Face it, tomorrow is Valentine’s Day. You might be one of many thousands of people who don’t have a date or a mate for the special day. Some people panic at this realization. What happened? Did they procrastinate? Are they socially awkward? Do they feel worthy?
We are inundated with advertising for chocolates, flowers, restaurants, greeting cards, diamond jewelry, and motor vehicles pushing the idea of the perfect Valentine’s Day. For folks who don’t have a spouse or lover, the ads can only increase the feeling of desperation and loneliness. Sure, we can switch off or ignore the ads, but deep inside, we know they’re still there.
A feeling of desperation can even exist today for people who are coupled. Perhaps their significant other is scheduled to work on the 14th or is stationed overseas on military duty. They may tell themselves that they’ll celebrate romance on a different evening. We know that feels like a second rate Valentine’s Celebration. It’s like celebrating Christmas on Boxing Day. It can be meaningful, yes, but much of the thrill is gone.
Most of us have been in this situation at least once in our lives. It’s a lonely, empty feeling not to have a special someone lined up for February 14th. Even though the committed, die-hard single person claims he/she doesn’t care about Valentine’s Day one iota, we know that deep inside they really do care. The fact is, that the more they insist that they don’t care, the more they actually do care.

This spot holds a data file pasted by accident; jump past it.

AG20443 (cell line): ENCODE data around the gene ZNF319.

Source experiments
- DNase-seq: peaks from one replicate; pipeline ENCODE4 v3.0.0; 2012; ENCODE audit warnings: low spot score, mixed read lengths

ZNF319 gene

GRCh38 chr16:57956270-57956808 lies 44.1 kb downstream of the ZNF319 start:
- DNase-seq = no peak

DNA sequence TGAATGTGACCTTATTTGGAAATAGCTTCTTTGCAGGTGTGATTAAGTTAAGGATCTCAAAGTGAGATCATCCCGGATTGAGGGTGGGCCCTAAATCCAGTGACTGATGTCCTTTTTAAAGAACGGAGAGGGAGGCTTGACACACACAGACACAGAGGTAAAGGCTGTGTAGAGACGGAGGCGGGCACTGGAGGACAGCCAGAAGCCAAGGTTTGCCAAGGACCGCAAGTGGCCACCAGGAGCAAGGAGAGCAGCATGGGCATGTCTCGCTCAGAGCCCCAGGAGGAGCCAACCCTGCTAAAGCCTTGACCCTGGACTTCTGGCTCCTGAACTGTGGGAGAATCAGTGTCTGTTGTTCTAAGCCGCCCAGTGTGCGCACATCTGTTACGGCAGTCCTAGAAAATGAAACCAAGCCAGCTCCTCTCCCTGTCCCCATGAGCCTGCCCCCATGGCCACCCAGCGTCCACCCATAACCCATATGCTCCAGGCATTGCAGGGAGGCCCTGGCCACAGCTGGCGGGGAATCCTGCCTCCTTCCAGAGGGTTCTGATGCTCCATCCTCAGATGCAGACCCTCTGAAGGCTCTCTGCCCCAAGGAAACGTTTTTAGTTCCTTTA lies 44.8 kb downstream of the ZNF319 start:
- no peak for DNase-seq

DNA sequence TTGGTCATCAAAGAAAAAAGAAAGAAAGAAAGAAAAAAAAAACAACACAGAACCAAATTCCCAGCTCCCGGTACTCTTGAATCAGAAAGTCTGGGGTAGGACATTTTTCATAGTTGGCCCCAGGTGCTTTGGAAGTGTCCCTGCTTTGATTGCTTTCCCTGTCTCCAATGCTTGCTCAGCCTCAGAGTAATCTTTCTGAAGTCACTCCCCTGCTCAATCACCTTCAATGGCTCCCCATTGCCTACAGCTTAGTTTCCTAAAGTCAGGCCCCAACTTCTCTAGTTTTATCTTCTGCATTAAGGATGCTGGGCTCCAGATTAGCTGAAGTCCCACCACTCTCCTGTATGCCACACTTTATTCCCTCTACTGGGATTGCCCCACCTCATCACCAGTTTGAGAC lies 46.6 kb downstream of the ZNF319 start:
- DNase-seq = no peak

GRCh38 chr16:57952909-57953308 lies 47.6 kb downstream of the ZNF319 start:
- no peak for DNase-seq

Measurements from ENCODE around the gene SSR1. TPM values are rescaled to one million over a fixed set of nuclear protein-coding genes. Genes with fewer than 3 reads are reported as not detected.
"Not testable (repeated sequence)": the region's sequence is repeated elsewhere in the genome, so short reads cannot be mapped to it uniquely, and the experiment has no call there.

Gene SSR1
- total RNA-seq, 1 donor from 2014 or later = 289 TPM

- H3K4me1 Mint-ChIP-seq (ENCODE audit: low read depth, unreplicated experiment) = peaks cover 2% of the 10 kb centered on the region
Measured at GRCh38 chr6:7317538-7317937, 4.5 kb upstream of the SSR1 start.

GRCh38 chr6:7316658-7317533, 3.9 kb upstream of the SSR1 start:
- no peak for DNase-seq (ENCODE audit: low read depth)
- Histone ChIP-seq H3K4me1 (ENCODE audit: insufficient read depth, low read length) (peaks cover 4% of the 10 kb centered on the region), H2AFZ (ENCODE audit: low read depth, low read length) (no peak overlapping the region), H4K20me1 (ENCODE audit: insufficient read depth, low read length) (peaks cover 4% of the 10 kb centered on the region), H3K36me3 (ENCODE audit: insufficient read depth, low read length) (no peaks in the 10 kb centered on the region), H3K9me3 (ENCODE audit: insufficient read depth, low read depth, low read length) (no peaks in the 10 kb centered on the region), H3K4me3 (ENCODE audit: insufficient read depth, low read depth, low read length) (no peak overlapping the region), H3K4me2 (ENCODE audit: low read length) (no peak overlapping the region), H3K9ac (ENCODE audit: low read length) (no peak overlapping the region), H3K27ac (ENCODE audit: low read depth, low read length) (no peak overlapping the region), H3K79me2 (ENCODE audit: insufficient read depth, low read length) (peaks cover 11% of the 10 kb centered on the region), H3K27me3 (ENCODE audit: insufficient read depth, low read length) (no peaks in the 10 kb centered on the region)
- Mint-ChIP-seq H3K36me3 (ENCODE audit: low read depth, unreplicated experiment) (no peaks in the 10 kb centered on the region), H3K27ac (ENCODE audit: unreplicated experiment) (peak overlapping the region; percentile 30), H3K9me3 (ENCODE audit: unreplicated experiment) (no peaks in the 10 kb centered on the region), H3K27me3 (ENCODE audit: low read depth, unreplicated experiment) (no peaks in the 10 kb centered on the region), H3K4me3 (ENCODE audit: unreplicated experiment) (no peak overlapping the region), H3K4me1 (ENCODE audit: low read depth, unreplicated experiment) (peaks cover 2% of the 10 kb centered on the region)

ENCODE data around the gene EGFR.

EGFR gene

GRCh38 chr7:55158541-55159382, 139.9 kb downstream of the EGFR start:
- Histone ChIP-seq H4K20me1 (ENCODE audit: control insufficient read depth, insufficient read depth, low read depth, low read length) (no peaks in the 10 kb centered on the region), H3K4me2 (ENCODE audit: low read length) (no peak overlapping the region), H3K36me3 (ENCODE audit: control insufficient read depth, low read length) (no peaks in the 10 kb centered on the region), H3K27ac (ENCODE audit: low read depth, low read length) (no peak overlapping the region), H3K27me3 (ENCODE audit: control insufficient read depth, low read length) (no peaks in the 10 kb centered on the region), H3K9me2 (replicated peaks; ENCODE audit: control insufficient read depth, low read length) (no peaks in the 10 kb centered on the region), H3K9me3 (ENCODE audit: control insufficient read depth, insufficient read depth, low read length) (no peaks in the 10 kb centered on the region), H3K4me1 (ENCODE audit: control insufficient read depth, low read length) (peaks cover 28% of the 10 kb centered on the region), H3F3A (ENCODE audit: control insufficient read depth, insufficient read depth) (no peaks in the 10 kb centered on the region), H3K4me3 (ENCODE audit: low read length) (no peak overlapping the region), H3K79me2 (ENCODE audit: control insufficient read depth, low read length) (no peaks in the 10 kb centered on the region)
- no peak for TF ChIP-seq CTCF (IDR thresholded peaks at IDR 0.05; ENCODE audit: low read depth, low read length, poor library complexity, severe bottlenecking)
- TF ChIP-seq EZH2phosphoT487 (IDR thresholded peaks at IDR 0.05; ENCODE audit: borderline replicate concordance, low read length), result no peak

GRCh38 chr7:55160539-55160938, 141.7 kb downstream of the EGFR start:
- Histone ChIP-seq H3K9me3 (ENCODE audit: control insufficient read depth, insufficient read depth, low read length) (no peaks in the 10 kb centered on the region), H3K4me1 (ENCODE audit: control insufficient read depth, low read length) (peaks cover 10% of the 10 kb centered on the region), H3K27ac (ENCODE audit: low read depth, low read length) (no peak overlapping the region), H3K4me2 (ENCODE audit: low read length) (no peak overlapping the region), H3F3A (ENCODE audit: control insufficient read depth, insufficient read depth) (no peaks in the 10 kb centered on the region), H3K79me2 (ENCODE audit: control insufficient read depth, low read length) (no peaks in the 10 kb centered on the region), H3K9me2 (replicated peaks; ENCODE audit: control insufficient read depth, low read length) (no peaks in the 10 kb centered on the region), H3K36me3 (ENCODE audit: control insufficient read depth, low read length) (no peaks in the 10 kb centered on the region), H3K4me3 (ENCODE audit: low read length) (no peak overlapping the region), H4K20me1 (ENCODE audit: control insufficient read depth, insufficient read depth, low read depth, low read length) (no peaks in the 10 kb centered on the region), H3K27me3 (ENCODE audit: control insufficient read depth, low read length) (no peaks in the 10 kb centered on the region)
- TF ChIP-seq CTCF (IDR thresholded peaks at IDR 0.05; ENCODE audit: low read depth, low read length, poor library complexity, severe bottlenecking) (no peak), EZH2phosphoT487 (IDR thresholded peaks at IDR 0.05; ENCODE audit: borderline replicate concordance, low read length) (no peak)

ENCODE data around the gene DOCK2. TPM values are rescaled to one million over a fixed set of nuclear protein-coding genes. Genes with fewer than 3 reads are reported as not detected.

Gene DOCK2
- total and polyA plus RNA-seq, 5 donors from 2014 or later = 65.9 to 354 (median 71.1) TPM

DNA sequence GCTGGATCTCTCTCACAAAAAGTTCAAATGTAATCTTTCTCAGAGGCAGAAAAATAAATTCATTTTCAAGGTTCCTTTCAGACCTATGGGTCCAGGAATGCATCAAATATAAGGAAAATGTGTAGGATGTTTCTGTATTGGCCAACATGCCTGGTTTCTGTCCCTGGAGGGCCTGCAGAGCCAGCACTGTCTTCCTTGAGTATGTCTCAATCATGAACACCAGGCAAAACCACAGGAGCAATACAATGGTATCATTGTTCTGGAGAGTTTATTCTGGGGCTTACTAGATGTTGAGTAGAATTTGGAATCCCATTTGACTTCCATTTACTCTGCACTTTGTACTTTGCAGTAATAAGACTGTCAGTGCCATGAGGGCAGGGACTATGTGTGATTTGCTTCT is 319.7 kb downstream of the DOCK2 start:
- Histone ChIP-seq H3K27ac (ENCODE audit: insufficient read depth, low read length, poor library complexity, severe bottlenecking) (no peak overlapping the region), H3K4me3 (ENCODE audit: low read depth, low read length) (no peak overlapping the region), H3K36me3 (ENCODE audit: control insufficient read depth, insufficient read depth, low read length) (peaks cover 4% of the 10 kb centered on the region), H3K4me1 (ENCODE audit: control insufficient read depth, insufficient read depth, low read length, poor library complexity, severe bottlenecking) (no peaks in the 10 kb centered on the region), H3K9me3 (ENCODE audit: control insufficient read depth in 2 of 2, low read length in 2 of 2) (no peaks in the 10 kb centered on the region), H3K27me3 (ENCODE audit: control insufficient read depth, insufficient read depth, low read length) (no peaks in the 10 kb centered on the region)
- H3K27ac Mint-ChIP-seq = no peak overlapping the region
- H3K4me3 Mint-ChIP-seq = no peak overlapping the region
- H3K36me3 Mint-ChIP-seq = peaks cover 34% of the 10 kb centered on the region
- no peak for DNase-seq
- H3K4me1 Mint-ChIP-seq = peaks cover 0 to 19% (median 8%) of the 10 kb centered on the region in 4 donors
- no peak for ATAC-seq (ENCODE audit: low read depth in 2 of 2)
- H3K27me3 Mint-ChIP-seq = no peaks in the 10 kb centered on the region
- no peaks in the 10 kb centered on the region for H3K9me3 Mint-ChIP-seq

We are social animals and even self-proclaimed hermits don’t like to be totally isolated for very long. Beneath the surface of a self-affirmed connoisseur of solitude, is the tiny voice of someone wanting to be loved by another.
Doesn’t this make you feel just a bit desperate? The clock is ticking and there’s not much time left before the time to line up a date is over. Who knows, will today be when lonely people find dates with other lonely people? The need to pair up with a mate is a deeply imbedded primal instinct that cannot be fully submerged. I think this instinct manifests itself in many ways. If it is ignored, feelings of desperation return to the surface.
One major drawback about desperation is that people instinctively avoid desperate people. It’s also often true that desperate people avoid other desperate people. Do we think we might catch cooties from desperate people? Does desperation trigger some sort of self-protective emotional mechanism?
The thing is that the more we try to ignore desperation, the more it comes back. There’s a balancing act some people do. They find themselves becoming good at thinking themselves into endless loops of desperation. Then they focus on other people to get themselves out of the spiral.
Of course there are varying degrees of desperation. People who intuit the need for professional counseling should follow up on that message. The rest of us will be OK if we simply accept the fact of desperation. Knowing that everybody on Earth can feel and has felt desperate, does help us get on with life.
If Desperation Day is something you relate to, you can either soldier through it or go out and find somebody. After all acknowledging and accepting our desperation, eases the burden and allows us to realize the day was invented in order for us to enjoy the humor within our predicament.